This Morning With Ray Dunaway November 6, 2017

Here’s what’s coming up this morning with Ray Dunaway.

6:20- Jill Schlesinger, CFP® CBS News  Business Analyst, is back on the air.

6:50-  Paul Stockton is a former Asst. Secretary of Defense who is an internationally-recognized leader in infrastructure resilience. Dr. Stockton discusses the key vulnerability in the US power grid (as identified by DOE) arising from the increased interdependence of the natural gas and electric systems – and how he sees that vulnerability.

7:20- Tara Ross, author of The Indispensable Electoral College: How the Founders’ Plan Saves Our Country from Mob Rule, wants to know if Hillary is so upset with alleged Russian interference in the 2016 presidential election, then why does she call to destroy the Electoral College, the institution that makes collusion more difficult?

8:20- Melissa Russell, spokesperson for the Registrars of Voters Association of Connecticut (ROVAC) and a local registrar of voters in Bethlehem, talks about Election Day (Tuesday), encouraging everyone to vote in the municipal elections, and also Election Day Registrations (which we have in CT) and how people should always call their local registrars with any questions.

8:50- City Manager John Salomone of Norwich is in the spotlight for this week’s Mayor Monday.

All this, plus Weather and Traffic on the 8′s and much more.  Tune in to WTIC NewsTalk 1080 or Click Here to listen online. Catch up on Ray Dunaway’s latest interviews HERE.

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Comments

One Comment

  1. With the current system (not mentioned in the U.S. Constitution, but later enacted by 48 states), a small number of people in a closely divided “battleground” state can potentially affect enough popular votes to swing all of that state’s electoral votes.

    537 votes, all in one state determined the 2000 election, when there was a lead of 537,179 (1,000 times more) popular votes nationwide.

    The current state-by-state winner-take-all system of awarding electoral votes maximizes the incentive and opportunity for fraud, mischief, coercion, intimidation, confusion, and voter suppression. A very few people can change the national outcome by adding, changing, or suppressing a small number of votes in one closely divided battleground state. With the current system all of a state’s electoral votes are awarded to the candidate who receives a bare plurality of the votes in each state. The sheer magnitude of the national popular vote number, compared to individual state vote totals, is much more robust against manipulation.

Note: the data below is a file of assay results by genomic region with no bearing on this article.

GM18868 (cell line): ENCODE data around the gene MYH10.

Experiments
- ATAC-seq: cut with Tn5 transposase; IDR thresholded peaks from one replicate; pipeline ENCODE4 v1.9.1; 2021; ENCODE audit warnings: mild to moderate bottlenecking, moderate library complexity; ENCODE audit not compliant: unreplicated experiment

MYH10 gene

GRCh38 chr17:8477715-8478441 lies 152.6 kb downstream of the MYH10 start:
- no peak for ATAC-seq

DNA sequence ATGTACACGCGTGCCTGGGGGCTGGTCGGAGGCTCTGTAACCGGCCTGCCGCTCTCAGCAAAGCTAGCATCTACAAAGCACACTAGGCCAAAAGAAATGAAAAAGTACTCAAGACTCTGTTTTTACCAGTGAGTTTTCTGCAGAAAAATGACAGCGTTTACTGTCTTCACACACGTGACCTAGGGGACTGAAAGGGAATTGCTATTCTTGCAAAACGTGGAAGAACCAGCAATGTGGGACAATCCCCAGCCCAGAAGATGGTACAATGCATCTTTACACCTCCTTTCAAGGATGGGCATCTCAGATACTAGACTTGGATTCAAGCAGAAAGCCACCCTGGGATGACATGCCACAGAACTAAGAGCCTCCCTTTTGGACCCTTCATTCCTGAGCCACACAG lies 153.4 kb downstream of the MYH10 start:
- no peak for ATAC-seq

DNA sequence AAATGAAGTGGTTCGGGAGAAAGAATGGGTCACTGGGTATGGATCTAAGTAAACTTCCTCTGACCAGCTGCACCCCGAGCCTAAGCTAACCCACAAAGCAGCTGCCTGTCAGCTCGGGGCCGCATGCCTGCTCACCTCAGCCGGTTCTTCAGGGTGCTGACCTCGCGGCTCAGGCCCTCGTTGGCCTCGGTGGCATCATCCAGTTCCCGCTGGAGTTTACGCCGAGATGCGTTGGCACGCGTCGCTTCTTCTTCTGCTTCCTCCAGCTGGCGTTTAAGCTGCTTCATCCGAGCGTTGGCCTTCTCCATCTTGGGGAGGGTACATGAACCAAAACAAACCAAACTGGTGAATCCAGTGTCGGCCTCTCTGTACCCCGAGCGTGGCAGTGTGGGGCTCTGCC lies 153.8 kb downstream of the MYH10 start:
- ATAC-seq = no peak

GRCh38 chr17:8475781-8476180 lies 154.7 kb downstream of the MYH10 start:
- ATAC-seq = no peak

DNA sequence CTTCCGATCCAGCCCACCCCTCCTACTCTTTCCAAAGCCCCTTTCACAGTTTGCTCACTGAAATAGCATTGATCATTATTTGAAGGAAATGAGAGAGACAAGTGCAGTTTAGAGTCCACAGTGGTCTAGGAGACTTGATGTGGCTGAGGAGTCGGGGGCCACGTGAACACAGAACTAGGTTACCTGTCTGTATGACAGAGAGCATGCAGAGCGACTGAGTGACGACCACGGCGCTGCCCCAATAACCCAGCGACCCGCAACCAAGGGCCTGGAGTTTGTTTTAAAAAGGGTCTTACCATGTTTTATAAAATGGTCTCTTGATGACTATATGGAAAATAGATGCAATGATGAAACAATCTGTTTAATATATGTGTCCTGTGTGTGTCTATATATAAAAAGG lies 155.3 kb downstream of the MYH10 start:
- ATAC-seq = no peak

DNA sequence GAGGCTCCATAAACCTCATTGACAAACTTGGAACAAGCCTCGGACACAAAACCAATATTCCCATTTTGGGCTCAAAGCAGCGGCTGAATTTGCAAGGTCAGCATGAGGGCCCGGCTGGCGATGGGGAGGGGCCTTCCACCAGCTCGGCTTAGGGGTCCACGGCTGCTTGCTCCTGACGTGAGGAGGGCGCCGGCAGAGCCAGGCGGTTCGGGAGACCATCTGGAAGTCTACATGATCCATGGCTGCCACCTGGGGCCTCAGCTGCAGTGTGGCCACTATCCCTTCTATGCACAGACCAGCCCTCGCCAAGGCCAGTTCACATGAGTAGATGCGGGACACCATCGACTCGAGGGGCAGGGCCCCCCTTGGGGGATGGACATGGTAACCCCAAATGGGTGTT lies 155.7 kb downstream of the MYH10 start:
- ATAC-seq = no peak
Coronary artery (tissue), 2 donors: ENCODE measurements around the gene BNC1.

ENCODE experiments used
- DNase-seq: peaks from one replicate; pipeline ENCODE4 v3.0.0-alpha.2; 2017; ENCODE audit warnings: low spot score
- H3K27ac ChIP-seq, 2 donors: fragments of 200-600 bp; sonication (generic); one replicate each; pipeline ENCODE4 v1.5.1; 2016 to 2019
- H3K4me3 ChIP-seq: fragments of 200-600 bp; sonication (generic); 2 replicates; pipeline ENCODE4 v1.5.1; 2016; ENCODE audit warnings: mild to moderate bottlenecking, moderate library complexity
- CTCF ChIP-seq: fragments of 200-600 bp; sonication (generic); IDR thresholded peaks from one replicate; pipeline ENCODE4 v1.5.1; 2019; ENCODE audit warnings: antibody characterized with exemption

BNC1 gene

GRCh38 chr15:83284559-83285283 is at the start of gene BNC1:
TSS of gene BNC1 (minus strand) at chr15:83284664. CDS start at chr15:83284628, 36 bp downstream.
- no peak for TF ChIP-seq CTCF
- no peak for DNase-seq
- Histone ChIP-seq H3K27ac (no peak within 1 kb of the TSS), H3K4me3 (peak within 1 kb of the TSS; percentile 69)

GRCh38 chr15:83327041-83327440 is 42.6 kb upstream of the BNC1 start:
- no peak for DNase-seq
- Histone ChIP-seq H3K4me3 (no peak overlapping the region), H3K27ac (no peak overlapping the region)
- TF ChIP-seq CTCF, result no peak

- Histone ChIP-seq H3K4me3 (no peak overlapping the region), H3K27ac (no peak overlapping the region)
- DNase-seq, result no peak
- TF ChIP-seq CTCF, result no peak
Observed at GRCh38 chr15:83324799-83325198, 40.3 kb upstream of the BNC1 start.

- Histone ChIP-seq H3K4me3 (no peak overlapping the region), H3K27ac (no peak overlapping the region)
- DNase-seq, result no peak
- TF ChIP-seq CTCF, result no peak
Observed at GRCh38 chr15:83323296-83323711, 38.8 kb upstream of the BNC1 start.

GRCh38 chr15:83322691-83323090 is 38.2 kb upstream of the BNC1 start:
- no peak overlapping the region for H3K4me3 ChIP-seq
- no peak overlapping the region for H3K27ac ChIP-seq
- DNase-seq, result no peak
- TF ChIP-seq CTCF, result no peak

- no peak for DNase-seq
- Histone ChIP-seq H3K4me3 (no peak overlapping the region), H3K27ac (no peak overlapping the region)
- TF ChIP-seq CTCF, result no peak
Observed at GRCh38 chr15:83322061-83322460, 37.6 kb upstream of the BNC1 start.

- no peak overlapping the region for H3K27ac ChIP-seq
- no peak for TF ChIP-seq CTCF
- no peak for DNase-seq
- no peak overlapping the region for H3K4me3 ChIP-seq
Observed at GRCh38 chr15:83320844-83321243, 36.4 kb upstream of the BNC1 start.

National Popular Vote would limit the benefits to be gained by fraud or voter suppression. One suppressed vote would be one less vote. One fraudulent vote would only win one vote in the return. In the current electoral system, one fraudulent vote could mean 55 electoral votes, or just enough electoral votes to win the presidency without having the most popular votes in the country.

    The closest popular-vote election count over the last 130+ years of American history (in 1960), had a nationwide margin of more than 100,000 popular votes. The closest electoral-vote election in American history (in 2000) was determined by 537 votes, all in one state, when there was a lead of 537,179 (1,000 times more) popular votes nationwide.

    For a national popular vote election to be as easy to switch as 2000, it would have to be two hundred times closer than the 1960 election–and, in popular-vote terms, forty times closer than 2000 itself.

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